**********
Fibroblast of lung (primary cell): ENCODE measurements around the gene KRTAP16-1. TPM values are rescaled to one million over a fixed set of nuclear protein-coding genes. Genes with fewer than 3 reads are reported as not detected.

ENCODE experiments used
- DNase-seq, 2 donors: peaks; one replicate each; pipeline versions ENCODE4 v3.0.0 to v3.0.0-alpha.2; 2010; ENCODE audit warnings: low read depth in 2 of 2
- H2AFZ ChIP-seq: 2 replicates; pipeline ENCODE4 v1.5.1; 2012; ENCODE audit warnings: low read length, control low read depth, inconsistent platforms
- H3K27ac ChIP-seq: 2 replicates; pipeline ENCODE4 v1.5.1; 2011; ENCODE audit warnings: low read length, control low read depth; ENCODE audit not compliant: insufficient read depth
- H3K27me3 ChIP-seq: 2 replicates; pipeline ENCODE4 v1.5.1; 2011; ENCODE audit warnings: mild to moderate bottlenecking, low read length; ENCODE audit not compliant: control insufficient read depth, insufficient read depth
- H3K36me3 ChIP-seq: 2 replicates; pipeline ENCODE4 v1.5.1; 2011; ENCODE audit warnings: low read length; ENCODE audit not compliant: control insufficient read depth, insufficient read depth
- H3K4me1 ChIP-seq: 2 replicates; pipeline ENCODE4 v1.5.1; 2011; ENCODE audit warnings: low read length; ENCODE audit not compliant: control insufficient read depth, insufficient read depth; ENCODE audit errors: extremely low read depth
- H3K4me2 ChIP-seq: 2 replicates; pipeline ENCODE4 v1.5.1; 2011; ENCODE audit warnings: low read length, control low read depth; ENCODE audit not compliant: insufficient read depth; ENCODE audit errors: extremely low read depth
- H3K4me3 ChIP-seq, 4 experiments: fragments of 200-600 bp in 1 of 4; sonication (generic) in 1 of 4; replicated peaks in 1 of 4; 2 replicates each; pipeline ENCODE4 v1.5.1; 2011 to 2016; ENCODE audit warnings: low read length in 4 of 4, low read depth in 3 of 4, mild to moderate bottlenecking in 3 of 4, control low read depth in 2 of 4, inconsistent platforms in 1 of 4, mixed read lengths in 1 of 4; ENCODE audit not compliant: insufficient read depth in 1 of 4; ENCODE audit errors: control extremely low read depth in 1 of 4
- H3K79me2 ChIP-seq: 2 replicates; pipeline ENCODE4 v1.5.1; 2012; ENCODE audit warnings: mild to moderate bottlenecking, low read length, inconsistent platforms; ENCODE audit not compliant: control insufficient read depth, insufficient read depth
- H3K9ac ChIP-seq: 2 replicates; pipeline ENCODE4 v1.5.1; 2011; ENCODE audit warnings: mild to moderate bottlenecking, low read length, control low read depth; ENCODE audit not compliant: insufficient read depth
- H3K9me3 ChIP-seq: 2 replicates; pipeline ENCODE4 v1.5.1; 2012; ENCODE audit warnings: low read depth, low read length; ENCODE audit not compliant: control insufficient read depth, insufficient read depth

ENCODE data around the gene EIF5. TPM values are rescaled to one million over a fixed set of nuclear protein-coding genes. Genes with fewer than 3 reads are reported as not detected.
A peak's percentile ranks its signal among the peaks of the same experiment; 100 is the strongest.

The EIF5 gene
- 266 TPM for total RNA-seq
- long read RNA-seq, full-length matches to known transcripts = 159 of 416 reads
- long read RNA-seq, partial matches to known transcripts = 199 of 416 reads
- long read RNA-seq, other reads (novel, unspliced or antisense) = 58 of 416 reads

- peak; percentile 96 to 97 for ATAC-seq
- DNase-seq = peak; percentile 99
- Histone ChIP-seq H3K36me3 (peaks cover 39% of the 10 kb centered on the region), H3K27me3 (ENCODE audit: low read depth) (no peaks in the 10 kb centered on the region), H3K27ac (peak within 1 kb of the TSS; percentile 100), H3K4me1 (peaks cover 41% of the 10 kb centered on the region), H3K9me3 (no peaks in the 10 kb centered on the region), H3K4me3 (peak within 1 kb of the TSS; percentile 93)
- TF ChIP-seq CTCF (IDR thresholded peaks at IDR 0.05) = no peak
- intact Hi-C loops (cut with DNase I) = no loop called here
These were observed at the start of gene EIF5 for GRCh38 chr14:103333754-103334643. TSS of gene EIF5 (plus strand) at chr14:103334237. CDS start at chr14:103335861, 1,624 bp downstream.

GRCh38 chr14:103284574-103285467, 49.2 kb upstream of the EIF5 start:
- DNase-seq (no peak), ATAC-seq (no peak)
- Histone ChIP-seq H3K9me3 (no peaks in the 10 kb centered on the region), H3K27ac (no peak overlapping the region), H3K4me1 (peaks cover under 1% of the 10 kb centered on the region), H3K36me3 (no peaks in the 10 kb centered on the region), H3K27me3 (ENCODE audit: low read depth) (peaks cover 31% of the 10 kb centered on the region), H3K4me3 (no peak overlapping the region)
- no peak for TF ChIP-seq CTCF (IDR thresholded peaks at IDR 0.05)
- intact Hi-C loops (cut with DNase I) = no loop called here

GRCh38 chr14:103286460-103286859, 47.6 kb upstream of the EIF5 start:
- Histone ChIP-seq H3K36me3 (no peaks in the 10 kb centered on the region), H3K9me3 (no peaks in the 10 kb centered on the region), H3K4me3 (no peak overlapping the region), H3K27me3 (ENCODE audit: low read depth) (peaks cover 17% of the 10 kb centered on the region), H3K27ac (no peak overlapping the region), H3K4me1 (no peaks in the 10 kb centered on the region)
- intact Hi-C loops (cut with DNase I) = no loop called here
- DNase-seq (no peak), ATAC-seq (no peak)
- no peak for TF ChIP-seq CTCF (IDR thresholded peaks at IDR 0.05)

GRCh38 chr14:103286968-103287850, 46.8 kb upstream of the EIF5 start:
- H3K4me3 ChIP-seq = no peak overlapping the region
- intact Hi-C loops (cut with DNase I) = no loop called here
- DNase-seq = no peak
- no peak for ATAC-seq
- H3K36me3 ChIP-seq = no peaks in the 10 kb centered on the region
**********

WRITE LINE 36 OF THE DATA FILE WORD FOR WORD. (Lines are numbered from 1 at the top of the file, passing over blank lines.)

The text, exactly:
- no peak for TF ChIP-seq CTCF (IDR thresholded peaks at IDR 0.05)